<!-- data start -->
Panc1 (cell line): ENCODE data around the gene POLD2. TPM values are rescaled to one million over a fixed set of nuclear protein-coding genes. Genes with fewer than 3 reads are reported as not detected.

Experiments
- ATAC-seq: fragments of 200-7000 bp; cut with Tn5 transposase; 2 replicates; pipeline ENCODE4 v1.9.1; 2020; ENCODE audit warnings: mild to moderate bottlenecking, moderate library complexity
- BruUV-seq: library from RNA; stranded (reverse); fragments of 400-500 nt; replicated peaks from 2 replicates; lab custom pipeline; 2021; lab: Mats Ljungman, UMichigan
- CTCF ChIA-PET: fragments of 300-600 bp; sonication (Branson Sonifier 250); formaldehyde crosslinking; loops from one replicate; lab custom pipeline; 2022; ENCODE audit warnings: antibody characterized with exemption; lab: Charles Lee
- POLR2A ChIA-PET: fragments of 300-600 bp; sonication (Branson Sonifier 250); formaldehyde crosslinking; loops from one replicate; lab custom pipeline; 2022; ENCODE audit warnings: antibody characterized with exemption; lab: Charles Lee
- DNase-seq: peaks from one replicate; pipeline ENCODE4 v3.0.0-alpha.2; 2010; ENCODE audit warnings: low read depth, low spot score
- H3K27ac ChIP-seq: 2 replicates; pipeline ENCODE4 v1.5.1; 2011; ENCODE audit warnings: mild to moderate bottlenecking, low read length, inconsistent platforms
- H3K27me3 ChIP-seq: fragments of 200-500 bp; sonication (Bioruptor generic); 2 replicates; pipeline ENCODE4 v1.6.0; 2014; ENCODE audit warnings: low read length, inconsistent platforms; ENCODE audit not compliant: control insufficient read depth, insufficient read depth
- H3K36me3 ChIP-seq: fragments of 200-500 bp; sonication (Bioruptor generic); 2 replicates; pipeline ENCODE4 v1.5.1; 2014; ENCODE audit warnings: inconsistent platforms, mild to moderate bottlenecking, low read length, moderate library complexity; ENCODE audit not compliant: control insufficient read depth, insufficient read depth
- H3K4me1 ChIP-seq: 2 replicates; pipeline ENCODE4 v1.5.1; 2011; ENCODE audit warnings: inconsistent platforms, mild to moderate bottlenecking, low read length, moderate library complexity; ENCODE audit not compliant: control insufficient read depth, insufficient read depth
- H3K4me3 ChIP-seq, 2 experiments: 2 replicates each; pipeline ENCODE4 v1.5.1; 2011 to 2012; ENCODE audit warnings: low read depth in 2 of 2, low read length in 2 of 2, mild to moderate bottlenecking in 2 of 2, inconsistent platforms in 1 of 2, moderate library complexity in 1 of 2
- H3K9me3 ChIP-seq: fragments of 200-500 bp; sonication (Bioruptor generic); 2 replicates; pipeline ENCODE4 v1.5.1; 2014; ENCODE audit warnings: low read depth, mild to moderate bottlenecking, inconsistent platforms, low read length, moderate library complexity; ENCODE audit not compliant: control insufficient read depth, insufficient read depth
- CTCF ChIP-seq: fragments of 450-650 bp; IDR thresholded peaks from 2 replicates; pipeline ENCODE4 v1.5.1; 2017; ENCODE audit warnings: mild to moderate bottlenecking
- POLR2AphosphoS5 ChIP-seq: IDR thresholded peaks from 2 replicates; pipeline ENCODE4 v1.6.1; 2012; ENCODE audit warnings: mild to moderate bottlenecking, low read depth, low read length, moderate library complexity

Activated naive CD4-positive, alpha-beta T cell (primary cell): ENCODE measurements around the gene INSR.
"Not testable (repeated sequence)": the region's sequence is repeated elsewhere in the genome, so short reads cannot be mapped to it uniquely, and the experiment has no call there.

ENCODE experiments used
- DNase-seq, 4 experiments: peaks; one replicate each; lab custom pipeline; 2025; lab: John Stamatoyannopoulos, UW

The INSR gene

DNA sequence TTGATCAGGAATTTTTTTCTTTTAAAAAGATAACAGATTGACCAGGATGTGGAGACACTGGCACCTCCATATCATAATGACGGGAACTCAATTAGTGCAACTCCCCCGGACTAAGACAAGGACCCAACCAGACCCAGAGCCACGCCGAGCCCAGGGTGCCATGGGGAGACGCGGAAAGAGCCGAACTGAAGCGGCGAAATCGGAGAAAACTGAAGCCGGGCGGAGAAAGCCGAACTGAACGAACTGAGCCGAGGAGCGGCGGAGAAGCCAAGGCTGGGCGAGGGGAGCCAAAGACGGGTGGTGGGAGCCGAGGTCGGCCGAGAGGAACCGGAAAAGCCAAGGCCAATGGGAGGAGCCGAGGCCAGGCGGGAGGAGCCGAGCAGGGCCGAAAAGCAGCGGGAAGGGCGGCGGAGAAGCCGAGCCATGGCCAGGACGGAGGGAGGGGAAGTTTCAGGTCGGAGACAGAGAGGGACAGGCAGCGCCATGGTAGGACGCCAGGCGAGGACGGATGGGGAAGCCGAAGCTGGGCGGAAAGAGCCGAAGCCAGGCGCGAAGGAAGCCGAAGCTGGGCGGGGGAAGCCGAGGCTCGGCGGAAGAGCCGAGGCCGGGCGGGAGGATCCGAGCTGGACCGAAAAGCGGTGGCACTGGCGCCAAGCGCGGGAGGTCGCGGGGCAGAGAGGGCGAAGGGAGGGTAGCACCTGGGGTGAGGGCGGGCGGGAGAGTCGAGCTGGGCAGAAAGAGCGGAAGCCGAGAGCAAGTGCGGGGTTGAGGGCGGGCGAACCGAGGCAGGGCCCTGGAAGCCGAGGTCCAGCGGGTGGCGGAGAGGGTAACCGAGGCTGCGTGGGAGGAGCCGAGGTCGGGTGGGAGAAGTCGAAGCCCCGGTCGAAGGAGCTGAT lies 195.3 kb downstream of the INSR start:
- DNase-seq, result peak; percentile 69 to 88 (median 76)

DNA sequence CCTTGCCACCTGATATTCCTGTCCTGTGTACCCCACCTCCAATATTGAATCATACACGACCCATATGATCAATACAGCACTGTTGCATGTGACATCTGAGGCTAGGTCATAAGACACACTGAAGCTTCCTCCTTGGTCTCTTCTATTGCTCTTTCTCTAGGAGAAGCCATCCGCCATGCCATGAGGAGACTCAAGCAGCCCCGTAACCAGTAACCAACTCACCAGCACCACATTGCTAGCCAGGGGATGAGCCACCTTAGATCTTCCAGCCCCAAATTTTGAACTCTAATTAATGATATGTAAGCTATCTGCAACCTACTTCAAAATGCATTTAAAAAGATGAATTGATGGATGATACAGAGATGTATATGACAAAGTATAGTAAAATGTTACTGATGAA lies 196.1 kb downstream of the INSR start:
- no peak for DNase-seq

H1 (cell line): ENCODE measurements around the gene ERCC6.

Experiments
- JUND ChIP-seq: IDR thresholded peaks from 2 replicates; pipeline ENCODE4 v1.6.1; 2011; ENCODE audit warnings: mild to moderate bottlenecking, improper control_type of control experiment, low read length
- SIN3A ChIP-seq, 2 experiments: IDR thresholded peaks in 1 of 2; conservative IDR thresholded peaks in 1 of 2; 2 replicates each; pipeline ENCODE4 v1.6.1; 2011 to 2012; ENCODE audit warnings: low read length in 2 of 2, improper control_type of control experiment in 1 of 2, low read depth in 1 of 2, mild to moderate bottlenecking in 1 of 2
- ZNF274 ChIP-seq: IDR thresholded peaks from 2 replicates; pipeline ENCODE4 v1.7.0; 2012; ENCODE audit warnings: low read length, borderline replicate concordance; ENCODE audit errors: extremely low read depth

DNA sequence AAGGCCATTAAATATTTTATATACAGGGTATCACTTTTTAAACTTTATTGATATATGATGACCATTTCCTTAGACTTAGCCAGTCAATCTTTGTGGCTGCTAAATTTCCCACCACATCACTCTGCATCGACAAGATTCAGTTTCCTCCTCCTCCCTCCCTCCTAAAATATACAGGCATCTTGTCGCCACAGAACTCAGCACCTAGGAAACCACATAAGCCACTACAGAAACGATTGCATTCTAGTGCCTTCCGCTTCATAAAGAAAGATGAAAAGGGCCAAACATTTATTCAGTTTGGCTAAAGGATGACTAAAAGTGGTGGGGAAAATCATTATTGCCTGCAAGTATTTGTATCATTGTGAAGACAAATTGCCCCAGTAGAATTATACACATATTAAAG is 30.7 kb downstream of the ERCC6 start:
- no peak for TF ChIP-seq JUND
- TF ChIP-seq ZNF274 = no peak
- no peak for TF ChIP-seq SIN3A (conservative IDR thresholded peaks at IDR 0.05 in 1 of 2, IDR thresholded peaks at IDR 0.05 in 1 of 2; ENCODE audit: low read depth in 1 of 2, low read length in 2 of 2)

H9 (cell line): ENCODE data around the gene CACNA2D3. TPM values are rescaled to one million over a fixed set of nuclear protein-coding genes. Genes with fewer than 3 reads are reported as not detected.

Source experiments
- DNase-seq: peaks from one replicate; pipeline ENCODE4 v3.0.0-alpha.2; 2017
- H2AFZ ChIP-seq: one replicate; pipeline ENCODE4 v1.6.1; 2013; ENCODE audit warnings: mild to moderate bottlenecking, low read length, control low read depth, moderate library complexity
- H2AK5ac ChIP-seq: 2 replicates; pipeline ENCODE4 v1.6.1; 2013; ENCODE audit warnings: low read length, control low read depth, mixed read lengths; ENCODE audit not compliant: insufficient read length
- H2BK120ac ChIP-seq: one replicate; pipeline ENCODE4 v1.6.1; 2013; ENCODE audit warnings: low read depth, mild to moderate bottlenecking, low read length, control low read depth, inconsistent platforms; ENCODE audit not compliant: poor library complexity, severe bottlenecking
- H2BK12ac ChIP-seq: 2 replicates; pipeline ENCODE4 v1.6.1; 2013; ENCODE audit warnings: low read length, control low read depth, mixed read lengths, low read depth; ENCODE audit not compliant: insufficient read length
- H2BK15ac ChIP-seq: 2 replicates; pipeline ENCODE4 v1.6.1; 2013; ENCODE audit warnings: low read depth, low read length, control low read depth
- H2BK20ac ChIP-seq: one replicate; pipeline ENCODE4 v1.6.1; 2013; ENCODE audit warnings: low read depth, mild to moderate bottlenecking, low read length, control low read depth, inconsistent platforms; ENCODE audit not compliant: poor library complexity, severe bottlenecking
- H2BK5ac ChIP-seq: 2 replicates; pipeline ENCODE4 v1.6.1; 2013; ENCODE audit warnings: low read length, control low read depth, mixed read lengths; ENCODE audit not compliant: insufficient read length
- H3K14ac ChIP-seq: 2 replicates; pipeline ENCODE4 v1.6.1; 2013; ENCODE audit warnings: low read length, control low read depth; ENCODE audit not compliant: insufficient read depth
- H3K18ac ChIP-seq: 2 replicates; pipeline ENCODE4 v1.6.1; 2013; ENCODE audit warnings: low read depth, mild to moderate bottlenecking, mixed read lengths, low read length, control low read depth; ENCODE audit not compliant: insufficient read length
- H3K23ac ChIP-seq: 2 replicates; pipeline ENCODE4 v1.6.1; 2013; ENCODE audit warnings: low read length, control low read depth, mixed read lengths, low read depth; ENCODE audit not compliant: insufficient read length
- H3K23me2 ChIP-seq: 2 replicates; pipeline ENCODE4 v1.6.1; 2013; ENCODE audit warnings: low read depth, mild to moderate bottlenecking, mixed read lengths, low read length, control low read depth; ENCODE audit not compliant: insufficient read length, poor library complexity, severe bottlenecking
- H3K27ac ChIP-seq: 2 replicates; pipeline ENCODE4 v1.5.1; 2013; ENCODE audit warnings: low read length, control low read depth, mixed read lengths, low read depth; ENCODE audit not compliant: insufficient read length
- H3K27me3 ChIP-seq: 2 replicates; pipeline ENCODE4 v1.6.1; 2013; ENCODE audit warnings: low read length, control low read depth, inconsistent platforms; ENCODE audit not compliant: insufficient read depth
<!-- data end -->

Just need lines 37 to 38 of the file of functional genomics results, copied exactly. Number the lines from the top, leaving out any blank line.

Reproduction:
- H2AFZ ChIP-seq: one replicate; pipeline ENCODE4 v1.6.1; 2013; ENCODE audit warnings: mild to moderate bottlenecking, low read length, control low read depth, moderate library complexity
- H2AK5ac ChIP-seq: 2 replicates; pipeline ENCODE4 v1.6.1; 2013; ENCODE audit warnings: low read length, control low read depth, mixed read lengths; ENCODE audit not compliant: insufficient read length